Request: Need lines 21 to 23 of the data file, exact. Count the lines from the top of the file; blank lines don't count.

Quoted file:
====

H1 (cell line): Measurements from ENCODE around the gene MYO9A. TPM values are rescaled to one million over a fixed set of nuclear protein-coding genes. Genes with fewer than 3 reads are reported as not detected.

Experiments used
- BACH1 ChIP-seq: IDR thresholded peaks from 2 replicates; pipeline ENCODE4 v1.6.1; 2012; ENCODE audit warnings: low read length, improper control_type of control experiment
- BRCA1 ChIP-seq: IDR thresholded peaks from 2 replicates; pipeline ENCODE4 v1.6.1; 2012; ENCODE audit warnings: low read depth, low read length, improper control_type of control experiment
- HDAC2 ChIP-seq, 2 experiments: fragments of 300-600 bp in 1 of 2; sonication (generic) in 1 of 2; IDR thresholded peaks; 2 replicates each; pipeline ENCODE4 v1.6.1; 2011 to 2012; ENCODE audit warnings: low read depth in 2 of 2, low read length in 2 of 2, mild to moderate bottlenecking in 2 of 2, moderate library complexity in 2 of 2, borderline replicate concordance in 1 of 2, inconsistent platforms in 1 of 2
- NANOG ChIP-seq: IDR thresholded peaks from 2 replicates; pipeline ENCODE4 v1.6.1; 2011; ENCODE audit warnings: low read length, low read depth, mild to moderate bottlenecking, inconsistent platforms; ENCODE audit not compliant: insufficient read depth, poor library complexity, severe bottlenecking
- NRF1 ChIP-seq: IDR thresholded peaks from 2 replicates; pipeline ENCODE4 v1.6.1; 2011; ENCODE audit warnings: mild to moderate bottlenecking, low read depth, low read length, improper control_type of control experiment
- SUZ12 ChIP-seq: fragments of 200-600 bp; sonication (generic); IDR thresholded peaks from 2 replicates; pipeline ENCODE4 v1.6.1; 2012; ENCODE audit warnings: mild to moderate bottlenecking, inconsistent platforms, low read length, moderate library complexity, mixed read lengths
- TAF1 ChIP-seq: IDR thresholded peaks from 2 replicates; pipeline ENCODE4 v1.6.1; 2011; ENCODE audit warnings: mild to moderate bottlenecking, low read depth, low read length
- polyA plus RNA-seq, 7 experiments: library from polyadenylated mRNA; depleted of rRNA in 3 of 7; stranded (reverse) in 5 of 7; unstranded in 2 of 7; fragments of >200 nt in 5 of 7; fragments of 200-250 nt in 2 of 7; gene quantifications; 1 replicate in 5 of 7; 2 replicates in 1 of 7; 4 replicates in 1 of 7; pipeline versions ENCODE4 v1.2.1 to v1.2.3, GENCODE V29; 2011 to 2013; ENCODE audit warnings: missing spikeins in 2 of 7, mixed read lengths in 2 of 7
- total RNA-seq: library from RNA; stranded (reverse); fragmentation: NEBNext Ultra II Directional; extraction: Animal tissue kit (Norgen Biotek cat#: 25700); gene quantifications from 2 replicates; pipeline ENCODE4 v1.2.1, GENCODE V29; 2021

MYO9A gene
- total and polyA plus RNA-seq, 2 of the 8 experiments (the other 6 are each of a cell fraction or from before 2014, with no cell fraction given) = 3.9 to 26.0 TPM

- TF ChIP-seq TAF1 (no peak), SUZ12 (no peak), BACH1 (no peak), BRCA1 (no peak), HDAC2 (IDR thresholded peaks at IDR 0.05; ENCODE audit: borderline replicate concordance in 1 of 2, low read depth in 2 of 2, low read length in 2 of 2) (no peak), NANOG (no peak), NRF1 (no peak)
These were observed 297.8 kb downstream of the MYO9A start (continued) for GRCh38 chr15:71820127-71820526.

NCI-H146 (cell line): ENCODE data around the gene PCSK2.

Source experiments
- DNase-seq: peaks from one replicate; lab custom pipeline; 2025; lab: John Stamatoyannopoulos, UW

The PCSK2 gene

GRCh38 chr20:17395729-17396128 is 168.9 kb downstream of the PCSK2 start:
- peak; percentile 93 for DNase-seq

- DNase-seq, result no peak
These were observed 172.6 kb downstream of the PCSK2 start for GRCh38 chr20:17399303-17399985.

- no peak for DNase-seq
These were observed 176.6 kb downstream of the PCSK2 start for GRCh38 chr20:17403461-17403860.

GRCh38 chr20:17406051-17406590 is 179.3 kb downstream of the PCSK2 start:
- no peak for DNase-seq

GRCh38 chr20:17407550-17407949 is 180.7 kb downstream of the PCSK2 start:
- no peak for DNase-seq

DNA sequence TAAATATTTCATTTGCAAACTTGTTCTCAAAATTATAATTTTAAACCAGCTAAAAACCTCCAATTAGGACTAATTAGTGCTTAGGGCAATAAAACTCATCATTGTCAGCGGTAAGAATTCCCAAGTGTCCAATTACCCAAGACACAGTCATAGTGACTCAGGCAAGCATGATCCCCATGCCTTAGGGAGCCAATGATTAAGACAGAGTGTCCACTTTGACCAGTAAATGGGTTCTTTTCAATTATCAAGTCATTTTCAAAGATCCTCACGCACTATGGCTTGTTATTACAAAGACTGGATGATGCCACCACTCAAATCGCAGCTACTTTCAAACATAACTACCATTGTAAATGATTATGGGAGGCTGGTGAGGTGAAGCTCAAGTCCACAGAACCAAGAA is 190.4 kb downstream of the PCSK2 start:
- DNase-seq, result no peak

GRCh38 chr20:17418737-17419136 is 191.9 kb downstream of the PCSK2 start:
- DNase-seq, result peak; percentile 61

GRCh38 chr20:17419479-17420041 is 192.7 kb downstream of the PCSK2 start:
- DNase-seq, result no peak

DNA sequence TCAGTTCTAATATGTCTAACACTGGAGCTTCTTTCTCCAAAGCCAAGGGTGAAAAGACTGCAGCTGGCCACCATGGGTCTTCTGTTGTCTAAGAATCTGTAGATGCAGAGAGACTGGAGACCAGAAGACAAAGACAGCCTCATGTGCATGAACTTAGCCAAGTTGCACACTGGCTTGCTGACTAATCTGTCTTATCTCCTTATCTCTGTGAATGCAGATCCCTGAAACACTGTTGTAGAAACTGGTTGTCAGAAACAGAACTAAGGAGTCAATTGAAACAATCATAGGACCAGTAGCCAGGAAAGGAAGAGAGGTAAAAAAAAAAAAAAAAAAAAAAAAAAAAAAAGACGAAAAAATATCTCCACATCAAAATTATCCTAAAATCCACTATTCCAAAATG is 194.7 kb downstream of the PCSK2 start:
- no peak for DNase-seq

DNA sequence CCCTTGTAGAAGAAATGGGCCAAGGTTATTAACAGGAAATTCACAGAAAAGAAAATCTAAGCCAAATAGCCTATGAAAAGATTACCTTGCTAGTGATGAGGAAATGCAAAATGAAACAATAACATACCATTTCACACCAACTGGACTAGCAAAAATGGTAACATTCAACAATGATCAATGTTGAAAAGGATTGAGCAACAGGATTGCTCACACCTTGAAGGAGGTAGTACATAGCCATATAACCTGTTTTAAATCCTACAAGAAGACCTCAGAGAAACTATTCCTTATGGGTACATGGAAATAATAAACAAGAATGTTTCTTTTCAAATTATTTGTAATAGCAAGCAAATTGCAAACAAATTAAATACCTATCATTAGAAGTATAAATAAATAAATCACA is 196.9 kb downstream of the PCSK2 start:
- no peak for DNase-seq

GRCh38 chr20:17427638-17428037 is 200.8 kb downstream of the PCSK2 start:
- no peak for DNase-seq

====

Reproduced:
- peak; percentile 93 for DNase-seq

- DNase-seq, result no peak
These were observed 172.6 kb downstream of the PCSK2 start for GRCh38 chr20:17399303-17399985.